Kill Bill  

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Train wreck at Montparnasse (October 22, 1895) by Studio Lévy and Sons.
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Train wreck at Montparnasse (October 22, 1895) by Studio Lévy and Sons.

Kill Bill is the fourth film by writer-director Quentin Tarantino. Originally conceived as one film, it was released in two separate volumes (in Fall 2003 and Spring 2004) due to its running time of approximately four hours. The movie is an epic-length revenge drama, with homages to earlier film genres, such as Hong Kong martial arts movies and Italian Spaghetti Westerns; an extensive use of popular music and pop culture references; and deliberately over-the-top violence.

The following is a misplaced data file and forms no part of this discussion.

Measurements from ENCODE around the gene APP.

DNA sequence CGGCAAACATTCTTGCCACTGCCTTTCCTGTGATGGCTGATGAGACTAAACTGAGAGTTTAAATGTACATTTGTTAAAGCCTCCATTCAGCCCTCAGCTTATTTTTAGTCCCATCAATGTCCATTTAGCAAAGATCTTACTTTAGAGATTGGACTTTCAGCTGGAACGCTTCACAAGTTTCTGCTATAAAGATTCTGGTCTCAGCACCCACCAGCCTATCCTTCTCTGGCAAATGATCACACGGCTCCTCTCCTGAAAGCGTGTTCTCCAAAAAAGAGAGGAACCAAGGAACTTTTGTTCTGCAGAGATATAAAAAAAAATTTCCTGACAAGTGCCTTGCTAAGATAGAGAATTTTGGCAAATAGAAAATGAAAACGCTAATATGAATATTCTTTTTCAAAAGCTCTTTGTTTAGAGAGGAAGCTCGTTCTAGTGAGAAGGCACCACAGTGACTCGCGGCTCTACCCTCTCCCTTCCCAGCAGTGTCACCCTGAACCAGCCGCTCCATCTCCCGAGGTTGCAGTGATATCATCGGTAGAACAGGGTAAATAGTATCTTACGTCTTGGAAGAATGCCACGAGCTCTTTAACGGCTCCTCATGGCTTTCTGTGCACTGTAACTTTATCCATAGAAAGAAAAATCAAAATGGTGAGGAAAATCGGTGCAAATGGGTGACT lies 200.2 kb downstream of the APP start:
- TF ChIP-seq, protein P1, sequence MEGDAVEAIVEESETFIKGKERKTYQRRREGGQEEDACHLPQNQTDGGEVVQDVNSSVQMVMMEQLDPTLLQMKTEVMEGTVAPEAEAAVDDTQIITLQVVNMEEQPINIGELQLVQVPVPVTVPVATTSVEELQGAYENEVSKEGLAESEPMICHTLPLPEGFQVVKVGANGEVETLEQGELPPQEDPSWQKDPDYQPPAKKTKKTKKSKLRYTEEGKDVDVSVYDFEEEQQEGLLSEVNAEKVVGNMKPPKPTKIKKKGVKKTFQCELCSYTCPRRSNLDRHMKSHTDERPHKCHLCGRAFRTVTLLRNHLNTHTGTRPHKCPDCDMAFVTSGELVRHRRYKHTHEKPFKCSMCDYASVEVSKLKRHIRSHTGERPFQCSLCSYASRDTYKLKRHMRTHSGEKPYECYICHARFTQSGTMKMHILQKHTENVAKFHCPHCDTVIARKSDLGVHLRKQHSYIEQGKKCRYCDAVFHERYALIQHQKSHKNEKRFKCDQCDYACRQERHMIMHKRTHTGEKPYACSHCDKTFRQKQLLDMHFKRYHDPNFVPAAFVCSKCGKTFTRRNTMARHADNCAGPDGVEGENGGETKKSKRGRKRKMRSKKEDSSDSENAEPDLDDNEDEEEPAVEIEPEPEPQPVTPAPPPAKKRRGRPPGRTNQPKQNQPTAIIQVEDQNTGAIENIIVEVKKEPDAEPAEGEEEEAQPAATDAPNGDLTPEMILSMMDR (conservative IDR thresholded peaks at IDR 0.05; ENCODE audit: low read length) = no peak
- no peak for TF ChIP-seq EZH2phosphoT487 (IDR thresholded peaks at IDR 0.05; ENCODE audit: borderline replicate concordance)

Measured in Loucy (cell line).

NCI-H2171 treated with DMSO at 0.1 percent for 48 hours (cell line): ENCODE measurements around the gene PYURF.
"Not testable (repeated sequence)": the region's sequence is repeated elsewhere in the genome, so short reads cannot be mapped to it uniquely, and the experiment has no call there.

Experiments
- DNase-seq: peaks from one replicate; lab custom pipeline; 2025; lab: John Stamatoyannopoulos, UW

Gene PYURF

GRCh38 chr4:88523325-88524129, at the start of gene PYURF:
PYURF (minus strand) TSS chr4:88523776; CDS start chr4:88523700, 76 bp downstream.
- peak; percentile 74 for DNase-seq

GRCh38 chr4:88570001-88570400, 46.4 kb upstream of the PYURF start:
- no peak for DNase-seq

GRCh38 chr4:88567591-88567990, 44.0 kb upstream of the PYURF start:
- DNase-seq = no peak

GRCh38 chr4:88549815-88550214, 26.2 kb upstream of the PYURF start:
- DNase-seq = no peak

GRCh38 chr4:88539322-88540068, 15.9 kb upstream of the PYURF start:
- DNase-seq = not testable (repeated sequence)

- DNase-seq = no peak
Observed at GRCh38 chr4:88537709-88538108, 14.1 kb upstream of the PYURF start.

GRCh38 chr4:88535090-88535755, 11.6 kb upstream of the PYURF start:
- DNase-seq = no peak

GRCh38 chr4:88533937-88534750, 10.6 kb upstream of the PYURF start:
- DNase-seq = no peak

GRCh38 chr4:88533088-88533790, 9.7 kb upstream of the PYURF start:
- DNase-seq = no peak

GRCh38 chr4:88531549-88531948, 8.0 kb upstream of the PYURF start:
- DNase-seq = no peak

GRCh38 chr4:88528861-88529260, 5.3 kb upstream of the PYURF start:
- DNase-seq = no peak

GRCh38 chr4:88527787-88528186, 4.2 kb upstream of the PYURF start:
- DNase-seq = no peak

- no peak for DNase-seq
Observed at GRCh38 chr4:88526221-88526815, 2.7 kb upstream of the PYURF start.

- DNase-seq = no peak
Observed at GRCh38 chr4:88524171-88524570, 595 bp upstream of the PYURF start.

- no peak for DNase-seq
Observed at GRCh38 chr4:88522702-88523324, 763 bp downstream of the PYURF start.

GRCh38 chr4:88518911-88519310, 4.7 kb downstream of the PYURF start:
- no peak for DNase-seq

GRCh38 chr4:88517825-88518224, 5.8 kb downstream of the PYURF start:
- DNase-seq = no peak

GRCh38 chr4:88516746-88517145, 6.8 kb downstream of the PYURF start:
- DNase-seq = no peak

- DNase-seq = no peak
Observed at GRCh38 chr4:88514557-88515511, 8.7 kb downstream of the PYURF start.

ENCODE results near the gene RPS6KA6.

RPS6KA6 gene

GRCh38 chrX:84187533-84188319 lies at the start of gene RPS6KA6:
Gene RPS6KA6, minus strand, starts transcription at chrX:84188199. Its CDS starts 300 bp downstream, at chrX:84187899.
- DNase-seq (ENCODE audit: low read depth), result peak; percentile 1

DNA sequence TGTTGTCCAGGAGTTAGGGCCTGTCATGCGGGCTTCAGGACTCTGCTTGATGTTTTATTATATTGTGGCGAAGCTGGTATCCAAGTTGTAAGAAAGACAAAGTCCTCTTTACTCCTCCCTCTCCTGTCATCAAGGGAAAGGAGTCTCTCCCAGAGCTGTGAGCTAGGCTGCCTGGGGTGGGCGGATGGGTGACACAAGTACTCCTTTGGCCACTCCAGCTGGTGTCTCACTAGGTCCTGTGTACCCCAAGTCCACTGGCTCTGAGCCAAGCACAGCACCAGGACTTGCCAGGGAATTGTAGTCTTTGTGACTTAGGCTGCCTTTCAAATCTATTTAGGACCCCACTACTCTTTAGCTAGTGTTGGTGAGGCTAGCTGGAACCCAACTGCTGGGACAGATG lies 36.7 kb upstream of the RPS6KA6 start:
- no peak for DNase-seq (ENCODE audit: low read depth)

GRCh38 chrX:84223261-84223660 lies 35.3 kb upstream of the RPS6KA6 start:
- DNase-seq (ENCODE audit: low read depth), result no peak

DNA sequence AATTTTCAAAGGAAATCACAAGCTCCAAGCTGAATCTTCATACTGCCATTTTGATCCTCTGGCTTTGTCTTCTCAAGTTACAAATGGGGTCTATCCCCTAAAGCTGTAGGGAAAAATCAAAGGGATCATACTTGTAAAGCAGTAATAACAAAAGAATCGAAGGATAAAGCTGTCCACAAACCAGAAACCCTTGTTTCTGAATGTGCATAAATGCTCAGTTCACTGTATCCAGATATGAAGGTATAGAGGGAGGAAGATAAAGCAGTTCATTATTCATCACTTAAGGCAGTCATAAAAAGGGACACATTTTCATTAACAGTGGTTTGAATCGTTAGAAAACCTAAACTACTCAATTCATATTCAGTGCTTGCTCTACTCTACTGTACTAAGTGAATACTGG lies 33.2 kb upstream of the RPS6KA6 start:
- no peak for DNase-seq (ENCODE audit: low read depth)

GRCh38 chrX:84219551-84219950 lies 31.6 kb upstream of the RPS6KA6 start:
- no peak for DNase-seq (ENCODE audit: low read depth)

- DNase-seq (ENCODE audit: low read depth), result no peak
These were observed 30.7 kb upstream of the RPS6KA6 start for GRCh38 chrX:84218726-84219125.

Kill Bill Volume 1 (soundtrack), Kill Bill Volume 2 (soundtrack)

As with Tarantino's previous films, Kill Bill features an eclectic soundtrack comprising many musical genres. On the two soundtracks, music ranges from country music to selections from the Spaghetti Western film scores of Ennio Morricone. Bernard Herrmann's theme from the film Twisted Nerve is whistled by the menacing Elle Driver in the hospital scene. Instrumental tracks from Japanese guitarist Tomoyasu Hotei figure prominently, and after the success of Kill Bill they were frequently used in American TV commercials and at sporting events. As the Bride enters "The House of Blue Leaves", go-go group The 5,6,7,8's perform "I Walk Like Jayne Mansfield", "I'm Blue" and "Woo Hoo." The connection to Lady Snowblood is further established by the use of "The Flower of Carnage" the closing theme from that film.




Unless indicated otherwise, the text in this article is either based on Wikipedia article "Kill Bill" or another language Wikipedia page thereof used under the terms of the GNU Free Documentation License; or on original research by Jahsonic and friends. See Art and Popular Culture's copyright notice.

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